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Assessing and promoting windfirmness in conifers in British Columbia Mitchell, Stephen Jarvis

Abstract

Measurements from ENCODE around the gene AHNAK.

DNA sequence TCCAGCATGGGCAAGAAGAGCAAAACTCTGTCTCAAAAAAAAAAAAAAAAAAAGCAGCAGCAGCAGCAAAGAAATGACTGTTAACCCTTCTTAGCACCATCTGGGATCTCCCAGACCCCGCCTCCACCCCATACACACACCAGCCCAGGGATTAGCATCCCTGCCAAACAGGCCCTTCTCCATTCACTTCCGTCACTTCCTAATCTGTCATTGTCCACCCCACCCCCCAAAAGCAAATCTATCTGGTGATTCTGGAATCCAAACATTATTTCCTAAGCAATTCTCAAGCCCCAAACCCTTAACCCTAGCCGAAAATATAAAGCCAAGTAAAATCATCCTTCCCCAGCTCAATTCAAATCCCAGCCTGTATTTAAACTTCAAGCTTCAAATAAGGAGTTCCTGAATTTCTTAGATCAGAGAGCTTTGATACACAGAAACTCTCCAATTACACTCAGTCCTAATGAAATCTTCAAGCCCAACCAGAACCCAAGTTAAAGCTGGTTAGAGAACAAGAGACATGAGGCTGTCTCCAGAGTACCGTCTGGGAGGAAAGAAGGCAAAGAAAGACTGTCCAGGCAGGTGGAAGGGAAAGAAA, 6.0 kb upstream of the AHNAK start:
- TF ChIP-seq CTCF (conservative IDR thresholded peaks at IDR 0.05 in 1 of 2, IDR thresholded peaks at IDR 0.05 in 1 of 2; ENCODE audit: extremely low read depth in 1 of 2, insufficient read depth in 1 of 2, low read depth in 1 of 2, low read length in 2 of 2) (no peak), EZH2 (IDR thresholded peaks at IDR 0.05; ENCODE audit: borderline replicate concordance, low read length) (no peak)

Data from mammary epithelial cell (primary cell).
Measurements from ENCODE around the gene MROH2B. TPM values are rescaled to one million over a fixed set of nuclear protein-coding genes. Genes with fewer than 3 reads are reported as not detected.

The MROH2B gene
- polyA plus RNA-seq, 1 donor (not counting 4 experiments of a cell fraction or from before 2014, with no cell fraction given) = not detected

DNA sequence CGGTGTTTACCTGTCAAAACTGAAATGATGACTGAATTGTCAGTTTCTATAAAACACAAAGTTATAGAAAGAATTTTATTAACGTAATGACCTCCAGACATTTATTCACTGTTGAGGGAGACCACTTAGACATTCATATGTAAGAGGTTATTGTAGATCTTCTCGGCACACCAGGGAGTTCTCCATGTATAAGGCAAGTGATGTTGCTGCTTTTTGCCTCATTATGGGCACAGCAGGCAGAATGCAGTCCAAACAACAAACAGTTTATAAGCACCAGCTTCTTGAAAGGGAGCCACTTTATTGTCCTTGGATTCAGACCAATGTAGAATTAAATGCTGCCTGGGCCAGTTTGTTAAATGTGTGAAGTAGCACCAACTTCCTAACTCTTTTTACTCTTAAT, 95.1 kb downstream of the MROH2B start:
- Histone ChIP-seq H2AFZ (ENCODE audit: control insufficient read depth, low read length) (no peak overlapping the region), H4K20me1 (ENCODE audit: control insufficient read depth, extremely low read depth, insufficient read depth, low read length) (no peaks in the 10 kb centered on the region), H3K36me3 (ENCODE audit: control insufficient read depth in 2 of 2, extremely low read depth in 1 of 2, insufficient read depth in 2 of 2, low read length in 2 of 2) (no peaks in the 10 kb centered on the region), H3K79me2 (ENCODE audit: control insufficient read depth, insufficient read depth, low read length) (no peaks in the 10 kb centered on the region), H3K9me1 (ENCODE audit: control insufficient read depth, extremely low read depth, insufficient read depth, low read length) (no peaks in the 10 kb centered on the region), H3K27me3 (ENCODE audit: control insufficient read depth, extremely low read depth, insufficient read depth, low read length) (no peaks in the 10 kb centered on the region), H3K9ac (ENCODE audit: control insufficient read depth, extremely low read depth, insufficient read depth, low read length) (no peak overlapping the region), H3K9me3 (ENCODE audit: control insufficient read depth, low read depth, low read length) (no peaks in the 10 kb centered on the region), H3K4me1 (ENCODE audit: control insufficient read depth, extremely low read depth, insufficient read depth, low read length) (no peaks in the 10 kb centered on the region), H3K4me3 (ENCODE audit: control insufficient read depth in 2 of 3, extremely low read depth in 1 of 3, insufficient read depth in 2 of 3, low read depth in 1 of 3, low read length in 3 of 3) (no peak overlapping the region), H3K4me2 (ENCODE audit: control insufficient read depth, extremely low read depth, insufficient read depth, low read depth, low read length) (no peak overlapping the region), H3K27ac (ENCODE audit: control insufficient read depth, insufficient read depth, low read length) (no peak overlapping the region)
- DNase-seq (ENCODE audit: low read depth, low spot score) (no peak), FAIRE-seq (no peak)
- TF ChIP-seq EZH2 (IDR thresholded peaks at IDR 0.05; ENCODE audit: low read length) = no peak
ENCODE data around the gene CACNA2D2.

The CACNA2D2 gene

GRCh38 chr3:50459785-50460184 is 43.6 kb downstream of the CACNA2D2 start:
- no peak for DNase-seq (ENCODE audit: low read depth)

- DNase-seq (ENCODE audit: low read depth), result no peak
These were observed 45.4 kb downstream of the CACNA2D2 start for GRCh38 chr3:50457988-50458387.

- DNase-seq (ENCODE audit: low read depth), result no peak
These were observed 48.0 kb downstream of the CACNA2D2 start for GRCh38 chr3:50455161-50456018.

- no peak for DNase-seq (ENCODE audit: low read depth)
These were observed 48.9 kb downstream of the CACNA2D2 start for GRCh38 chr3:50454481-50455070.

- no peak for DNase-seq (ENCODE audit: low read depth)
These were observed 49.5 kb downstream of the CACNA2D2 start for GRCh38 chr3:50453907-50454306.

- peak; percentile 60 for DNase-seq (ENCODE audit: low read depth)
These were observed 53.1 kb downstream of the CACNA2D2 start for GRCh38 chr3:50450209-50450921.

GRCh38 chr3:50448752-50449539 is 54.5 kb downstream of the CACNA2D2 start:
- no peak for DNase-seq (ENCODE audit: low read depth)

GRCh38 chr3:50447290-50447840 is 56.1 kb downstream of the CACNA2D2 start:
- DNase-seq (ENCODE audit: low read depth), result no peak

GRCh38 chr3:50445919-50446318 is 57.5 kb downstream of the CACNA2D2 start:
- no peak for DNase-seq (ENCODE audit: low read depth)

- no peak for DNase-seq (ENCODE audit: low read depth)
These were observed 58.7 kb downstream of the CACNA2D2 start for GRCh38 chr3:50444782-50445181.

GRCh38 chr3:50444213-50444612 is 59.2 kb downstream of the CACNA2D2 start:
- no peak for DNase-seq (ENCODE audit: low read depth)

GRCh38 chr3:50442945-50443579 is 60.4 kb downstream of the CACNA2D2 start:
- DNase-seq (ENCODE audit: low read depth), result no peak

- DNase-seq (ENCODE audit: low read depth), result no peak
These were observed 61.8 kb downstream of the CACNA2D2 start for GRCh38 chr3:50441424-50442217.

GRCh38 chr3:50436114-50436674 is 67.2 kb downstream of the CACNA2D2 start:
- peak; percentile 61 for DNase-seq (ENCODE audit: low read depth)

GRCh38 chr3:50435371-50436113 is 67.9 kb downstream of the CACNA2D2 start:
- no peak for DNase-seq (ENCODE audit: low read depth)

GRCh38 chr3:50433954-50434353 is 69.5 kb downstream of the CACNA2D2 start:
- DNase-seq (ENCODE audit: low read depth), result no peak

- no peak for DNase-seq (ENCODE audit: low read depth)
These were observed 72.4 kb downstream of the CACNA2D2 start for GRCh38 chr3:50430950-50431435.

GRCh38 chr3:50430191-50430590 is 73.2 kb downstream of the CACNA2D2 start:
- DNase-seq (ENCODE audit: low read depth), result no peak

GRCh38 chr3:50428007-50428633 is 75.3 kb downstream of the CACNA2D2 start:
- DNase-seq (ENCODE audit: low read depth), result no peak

Windthrow is a natural disturbance agent which disrupts forest and stand level plans in British Columbia (BC). The objectives of this thesis were to: i) review the factors contributing to windthrow risk in BC, ii) investigate patterns of stem growth in conifers following thinning and consider their use for diagnosing windfirmness; and iii) present a diagnostic method of assessing windthrow risk suited to the heterogeneity of BC's forests. Stem analysis was used to reconstruct the post-thinning stem growth patterns for 25 Sitka spruce (Picea sitchensis (Bong.) Carr.) from a coastal stand which was thinned in 1980, and 45 Douglas-fir {Pseudotsuga menziesii var. glauca (Beissn.) Franco) from a stand on the interior plateau with 1978 and 1984 thinned portions. Both stands had very high initial densities and sample trees represented a range of stem slenderness in the thinned and control portions. Following thinning, height increment was temporarily reduced, radial increment increased and the allocation of radial increment became more basal in each of the three thinning treatments. The post-thinning stem slenderness curves were reverse-S in shape with initially more slender trees showing the greatest decline. Critical turning moments of 36 Douglas-fir trees winched to failure were related to tree size. With a uniform wind profile over the crown length, critical wind speed declined with slenderness. The relationship between safety factor and slenderness varied between treatments depending on the attenuation of the within-canopy wind profile. The short term growth responses, their relationship with initial stem slenderness and the shape of the slendemess adjustment curves suggested a pattern of form re-equilibration following thinning. It appears that observation of the magnitude and duration of post-thinning stem form adjustment is a useful diagnostic tool for scheduling subsequent thinning entries in stands with high initial slendemess, and for identifying more vulnerable trees. Forest managers in BC use a system of site and stand diagnosis during the preparation of stand level prescriptions. A diagnostic framework for windthrow risk is presented which can be incorporated into the prescription process. In this framework, the principle of acclimative growth is used in assessing the stand hazard and treatment risk components of windthrow risk. Recommendations are made for a comprehensive program of windthrow management.

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